So here we have two successful coffee chains occupying exactly the same plot, offering almost identical product to largely the same clientele: one ultimately failing to make the grade and the other doing well. Why? Both chains train their baristas to be friendly and greet you when you walk in but while the former lacked sincerity and warmth, the latter makes a real effort to connect. But that’s not the only reason for the failure: The management and staff of the first chain allowed the tables to remain uncleared. Tables and floors soon became sticky and the upholstery appeared stained. In no time at all this neglect gave the place a run-down, grubby feel that the new chain have managed to avoid. I believe it’s down to skills and training of the local management, the treatment of customers and the attention to detail that makes the difference between success and failure.
What has any of this to do with plotting a novel? Well quite a bit actually. Anyone who has ever studied creative writing will have been told at some point that there are only seven basic plots (if you don’t know what they are I recommend you read Christopher Booker’s ‘The Seven Basic Plots: Why We Tell Stories’ – see link below). Just like the two coffee shop managers, we writers are broadly operating from the same place. It is the treatment of our chosen plots that makes the difference between great, good and poor writing. Readers are your customers – how welcome do you make them feel? Do you treat them with sincerity? Do you give good service, know their likes and dislikes? Is your narrative clean and fresh, or sticky and over-used? Do you pay attention to small details like good punctuation and grammar? Also, if you are writing in a particular genre, whether you like it or not, you’re part of a production chain. Do your readers get what they’re expecting? Or when they walk into your coffee bar needing a nice creamy Latte are you trying and sell them tea?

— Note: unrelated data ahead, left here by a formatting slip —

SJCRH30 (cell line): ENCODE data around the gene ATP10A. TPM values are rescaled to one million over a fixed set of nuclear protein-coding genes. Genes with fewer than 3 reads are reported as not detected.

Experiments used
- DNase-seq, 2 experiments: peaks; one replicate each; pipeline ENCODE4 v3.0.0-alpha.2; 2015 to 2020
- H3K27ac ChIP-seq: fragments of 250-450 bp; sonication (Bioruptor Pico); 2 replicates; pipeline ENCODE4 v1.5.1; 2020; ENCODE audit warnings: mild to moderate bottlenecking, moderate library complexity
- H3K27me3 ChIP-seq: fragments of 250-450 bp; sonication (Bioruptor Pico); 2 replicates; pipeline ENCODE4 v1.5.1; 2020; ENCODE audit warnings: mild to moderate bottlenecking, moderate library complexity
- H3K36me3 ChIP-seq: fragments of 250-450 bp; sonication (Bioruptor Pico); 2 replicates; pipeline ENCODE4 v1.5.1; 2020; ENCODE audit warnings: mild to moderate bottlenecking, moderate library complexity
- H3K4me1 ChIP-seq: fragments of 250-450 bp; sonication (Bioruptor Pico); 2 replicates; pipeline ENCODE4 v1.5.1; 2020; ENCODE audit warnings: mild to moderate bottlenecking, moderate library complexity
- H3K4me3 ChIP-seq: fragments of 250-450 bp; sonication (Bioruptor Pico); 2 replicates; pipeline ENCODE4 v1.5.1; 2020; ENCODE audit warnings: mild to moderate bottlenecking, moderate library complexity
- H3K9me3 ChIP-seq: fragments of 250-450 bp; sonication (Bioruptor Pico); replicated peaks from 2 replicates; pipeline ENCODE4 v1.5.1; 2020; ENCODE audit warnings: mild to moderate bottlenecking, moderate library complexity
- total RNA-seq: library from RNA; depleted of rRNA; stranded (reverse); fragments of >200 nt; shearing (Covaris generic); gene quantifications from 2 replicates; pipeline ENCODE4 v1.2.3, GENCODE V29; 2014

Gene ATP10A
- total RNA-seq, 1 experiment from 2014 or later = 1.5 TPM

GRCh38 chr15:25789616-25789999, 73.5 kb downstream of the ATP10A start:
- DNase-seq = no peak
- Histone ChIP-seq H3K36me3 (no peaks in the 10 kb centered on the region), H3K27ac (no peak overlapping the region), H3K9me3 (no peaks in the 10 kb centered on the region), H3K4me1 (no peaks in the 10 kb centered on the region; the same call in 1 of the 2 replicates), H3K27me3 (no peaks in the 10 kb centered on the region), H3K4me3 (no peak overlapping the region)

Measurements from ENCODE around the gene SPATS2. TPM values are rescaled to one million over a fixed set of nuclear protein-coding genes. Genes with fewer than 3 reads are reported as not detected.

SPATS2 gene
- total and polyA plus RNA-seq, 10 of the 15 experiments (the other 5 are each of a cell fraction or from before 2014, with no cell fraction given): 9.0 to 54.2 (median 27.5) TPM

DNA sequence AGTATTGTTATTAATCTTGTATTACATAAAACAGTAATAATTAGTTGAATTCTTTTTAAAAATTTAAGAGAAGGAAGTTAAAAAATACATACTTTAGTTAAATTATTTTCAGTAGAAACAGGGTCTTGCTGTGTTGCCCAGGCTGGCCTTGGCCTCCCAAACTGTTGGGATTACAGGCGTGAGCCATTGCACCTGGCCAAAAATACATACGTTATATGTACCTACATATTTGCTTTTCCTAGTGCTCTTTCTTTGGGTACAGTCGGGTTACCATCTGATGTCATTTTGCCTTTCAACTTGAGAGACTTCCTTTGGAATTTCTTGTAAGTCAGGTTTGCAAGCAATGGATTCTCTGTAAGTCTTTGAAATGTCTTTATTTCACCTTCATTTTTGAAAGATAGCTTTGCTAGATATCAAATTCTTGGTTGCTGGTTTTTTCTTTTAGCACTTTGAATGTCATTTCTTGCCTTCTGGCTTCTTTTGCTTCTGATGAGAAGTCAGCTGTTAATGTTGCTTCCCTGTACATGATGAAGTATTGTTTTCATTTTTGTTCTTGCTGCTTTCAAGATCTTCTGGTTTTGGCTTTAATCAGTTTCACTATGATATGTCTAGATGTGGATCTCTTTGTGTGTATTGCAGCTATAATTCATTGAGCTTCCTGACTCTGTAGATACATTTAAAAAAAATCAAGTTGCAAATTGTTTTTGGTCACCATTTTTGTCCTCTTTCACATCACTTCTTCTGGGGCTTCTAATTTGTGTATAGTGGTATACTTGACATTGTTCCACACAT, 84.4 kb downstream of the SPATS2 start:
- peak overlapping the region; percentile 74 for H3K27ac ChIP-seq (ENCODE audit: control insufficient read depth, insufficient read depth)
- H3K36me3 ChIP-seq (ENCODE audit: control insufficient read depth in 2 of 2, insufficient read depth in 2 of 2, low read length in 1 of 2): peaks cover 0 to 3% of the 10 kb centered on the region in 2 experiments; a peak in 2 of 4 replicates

Well, it’s time I tried to inject into my own plot some tantalising froth to excite my readers’ taste buds (or add some spice perhaps?) so goodbye until next time and, in the meantime, good luck with your own plotting.